Healthy, organic, nutritious Jasberry™ rice, provides Thai farmers 14 times higher income than growing regular rice; a one-stop platform with content to help disabled individuals live well; a sugarcane planter that improves planting efficiency by 80%; These are some of the innovative solutions developed by winners of the 2016 DBS-NUS Social Venture Challenge Asia (SVC Asia) that have the potential to improve lives around the world.
SVC Asia is a business plan challenge that identifies and supports new social ventures that demonstrate positive, scalable and sustainable social impact within the region. The competition is co-organised by DBS Foundation and NUS Enterprise, and is open to members of the public. This is the third consecutive year of the challenge, which is supported by the Singapore Centre for Social Enterprise (raISE) and Syngenta. Three agriculture-based ventures were among the 2016 winners who were awarded a total of $175,000 in seed funding and grants:
1) Siam Organic (Thailand) received the Grand Prize of S$75,000 in seed funding. Siam Organic aims to alleviate farmers’ poverty through innovative organic products, including its nutritious Jasberry™ rice.
2) Kamal Kisan (India) received the Syngenta Agriculture Social Enterprise award of S$10,000 for being the best agriculture social enterprise. Kamal Kisan develops tools to help farmers reduce labour-intensive tasks and increase profitability. One of their tools is the sugarcane planter that improves efficiency by 80%.
The Syngenta Agriculture Social Enterprise award is a new award under the SVC Asia.
3) Naireeta Services (India) received the Syngenta Agriculture Social Enterprise award of S$10,000 for demonstrating the best use of technology and innovation for agriculture. Naireeta Services has developed a rainwater management solution, to help farmers adapt to both drought and prolonged water logging.
Mr Paul Polman, CEO, Unilever, gave out the Grand and Jury Prizes at the awards ceremony, as well as delivered the keynote address. This year’s SVC Asia received 1,027 entries from 32 countries, with the top countries being India (27%), Indonesia (19%), Singapore (14%) and China(11%). Business ideas ranged across different sectors, including education(19%), agriculture (17%), healthcare/ sanitation (12%), energy/ environment(12%) and web/ mobile (9%). Most teams were at an early stage, with 72% of the entries being at the idea, prototype or pilot stage, while the remaining 28% were ventures at the operational or growth stage.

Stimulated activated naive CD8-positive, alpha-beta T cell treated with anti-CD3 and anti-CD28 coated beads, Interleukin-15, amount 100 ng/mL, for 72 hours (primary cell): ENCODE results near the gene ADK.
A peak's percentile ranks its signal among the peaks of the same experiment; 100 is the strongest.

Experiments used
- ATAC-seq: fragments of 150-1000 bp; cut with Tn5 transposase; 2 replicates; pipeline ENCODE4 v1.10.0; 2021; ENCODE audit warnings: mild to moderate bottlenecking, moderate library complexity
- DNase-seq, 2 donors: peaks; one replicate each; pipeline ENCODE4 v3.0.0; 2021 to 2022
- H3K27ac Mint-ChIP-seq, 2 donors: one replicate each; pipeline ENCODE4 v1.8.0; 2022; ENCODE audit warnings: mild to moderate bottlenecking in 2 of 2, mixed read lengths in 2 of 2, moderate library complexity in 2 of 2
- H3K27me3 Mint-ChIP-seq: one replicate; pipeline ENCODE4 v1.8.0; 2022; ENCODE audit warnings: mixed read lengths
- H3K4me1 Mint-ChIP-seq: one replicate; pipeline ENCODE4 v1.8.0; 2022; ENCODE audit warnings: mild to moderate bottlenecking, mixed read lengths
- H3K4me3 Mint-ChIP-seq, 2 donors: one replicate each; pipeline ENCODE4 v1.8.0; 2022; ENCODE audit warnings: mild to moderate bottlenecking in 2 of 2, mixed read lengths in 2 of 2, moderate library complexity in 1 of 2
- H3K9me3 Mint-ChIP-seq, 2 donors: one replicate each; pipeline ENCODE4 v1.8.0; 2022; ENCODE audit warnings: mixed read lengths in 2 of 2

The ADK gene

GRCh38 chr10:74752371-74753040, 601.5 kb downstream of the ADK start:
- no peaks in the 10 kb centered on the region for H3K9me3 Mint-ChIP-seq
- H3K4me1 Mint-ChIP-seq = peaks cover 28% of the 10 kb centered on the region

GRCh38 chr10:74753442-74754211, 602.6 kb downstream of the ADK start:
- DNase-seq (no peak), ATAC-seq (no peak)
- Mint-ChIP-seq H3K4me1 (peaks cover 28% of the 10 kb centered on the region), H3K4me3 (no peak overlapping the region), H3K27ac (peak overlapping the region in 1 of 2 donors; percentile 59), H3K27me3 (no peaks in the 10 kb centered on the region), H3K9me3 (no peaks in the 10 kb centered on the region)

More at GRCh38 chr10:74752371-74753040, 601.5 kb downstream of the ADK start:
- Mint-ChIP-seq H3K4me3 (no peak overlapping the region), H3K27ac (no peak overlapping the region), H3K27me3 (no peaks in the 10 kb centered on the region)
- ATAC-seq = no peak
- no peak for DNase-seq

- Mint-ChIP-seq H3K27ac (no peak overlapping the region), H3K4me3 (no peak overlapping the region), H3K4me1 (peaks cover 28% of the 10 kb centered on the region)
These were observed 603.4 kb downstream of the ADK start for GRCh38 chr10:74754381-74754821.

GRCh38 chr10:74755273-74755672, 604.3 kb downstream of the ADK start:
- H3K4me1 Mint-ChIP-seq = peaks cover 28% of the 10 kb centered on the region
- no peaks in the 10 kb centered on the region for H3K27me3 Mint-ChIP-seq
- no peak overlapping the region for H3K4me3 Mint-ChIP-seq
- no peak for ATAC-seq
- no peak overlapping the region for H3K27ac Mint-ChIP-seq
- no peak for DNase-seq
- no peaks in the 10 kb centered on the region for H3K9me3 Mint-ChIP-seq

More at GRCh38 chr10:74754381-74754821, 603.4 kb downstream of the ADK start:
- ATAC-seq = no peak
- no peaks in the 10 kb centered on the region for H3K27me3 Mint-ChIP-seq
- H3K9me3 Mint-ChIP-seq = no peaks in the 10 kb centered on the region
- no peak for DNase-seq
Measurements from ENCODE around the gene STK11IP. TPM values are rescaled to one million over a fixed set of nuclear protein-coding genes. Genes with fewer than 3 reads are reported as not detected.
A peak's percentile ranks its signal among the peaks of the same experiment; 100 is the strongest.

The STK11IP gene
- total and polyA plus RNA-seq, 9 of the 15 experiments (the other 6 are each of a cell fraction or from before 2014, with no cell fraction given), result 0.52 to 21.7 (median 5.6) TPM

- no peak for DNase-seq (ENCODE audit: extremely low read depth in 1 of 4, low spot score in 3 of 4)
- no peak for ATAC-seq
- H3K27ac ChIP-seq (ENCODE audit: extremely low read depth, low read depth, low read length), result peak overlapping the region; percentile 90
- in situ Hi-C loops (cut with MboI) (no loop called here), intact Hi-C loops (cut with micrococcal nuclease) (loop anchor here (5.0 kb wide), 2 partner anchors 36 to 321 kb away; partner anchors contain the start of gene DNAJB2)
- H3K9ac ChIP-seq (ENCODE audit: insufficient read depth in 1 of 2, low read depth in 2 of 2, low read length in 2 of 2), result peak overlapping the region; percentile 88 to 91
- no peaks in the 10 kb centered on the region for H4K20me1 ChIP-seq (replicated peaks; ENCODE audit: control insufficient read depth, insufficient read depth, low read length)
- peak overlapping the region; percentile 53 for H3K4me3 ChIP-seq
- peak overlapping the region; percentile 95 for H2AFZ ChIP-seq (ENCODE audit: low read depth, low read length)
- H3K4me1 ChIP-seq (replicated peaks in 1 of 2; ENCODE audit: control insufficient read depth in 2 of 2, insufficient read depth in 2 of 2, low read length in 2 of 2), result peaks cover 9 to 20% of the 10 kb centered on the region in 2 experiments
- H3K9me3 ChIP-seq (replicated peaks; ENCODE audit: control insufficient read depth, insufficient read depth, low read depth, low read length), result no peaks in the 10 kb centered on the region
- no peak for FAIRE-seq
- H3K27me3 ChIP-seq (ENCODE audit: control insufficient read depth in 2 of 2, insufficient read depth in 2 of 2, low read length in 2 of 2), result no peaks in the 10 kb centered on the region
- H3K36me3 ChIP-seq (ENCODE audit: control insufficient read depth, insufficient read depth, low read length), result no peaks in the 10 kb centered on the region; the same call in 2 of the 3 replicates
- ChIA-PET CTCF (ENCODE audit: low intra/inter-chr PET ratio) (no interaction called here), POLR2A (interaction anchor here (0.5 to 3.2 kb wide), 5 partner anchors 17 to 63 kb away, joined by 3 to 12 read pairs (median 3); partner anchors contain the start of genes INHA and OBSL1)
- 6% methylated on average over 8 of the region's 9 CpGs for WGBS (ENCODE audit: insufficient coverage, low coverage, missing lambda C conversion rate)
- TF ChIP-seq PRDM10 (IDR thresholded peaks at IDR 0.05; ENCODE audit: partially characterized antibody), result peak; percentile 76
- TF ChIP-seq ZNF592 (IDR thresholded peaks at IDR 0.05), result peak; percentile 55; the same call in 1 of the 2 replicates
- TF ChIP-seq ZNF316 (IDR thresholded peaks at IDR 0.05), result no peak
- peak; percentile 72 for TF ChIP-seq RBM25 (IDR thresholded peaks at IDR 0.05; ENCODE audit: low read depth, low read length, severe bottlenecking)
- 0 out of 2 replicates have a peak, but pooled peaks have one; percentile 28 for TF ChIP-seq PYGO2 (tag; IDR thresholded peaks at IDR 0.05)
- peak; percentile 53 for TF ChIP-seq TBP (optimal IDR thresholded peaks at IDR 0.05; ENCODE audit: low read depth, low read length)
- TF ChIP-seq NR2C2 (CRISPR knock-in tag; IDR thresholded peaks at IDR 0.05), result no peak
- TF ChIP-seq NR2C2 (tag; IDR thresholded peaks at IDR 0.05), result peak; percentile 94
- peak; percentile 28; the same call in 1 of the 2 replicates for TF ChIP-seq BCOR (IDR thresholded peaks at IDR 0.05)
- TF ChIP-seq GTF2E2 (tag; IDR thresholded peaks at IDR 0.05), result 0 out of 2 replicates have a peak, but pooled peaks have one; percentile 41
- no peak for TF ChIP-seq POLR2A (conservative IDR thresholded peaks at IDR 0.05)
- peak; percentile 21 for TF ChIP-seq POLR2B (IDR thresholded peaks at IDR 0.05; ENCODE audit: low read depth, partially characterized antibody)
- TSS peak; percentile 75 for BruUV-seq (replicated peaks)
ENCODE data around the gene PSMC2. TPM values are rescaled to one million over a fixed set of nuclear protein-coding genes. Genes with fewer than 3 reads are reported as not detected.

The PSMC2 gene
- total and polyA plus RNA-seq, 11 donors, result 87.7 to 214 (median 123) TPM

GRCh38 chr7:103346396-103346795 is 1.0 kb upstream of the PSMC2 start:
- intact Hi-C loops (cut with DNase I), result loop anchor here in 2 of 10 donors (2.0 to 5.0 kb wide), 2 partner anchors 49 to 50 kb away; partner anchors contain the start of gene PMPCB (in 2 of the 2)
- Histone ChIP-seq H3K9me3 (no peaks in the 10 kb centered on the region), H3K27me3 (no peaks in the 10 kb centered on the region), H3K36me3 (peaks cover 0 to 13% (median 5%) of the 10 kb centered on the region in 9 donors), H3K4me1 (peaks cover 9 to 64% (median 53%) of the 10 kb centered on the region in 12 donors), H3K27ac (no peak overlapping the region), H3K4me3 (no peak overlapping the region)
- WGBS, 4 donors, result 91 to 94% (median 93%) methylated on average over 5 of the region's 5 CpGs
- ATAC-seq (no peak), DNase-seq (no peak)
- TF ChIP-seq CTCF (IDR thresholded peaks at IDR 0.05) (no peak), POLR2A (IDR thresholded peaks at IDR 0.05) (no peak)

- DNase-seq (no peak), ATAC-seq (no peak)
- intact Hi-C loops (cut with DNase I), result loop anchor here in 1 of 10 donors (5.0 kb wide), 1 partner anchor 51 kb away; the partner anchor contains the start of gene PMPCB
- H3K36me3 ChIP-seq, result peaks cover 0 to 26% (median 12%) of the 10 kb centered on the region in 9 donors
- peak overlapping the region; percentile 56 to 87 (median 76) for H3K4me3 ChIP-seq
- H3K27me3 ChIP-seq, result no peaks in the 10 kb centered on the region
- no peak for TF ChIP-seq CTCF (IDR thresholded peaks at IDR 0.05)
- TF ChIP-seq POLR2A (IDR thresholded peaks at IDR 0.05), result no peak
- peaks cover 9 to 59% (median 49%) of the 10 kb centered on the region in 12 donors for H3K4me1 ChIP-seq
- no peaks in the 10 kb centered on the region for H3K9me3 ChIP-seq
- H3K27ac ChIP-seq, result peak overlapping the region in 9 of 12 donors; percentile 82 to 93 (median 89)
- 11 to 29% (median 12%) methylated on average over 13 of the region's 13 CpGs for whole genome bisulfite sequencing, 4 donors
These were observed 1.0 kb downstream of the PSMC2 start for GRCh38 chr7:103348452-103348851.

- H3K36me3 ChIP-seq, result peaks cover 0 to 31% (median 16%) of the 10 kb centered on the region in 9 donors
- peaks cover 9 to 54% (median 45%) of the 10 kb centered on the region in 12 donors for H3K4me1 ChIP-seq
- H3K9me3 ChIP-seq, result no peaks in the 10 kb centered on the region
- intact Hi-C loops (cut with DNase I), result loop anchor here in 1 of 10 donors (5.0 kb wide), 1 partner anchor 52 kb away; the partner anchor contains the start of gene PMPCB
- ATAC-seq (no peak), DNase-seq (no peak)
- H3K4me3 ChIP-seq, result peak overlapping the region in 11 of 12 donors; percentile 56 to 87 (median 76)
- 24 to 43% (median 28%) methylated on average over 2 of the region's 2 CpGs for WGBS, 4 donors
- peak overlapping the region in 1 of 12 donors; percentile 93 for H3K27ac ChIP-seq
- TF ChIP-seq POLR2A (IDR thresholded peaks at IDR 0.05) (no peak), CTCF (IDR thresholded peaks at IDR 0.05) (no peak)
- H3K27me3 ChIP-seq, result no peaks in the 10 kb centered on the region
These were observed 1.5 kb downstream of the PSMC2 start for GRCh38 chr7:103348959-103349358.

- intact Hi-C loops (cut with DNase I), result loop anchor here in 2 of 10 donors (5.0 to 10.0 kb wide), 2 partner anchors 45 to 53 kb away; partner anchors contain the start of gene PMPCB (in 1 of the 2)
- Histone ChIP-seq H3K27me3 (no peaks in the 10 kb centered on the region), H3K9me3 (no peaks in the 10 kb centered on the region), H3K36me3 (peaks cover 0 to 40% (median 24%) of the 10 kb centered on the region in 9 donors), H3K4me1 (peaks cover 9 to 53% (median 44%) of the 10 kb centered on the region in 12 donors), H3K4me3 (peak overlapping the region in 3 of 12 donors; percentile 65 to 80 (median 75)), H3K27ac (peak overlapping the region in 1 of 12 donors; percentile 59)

“Over the past three years, we have been building a community of social entrepreneurs and capacity builders, to raise awareness on social entrepreneurship across Asia. This year, SVC Asia hit over 1,000 entries – two and a half times greater than the entries when we first started this challenge in 2014 – demonstrating the growing interest in this area. The quality of ideas has also improved, with many teams focusing on development needs faced in their countries. Some of these ideas will scale to address pressing social problems in Asia,” said Professor Wong Poh Kam, Director, NUS Entrepreneurship Centre, which is part of NUS Enterprise. Prof Wong chaired the judging panel for the final round of SVC Asia 2016.
Said Karen Ngui, Head of DBS Group Strategic Marketing & Communications and Board Member of the DBS Foundation, “SVC Asia is fast becoming a powerful platform to identify and nurture up-and-coming social enterprises from the region. It is particularly heartening to see many entrepreneurs who not only are passionate about addressing social issues – but who are also innovative and savvy with the use of technology. In addition to the prize monies totaling S$ 175,000, we hope to build a holistic support ecosystem for budding social enterprises by providing mentorship, networking, access to marketplace and impact funding.”
SVC Asia 2016 was held from March to September 2016. Over the past six months, participants received support and education through social enterprise workshops and online resources. This equipped them with tools to test and get feedback on their business ideas. The top 12 semi-finalists were flown to Singapore for coaching, mentoring and judging in mid-September 2016. The panel of judges made their decision based on the strength of the teams’ value proposition, social impact, market potential and economic/ financial model.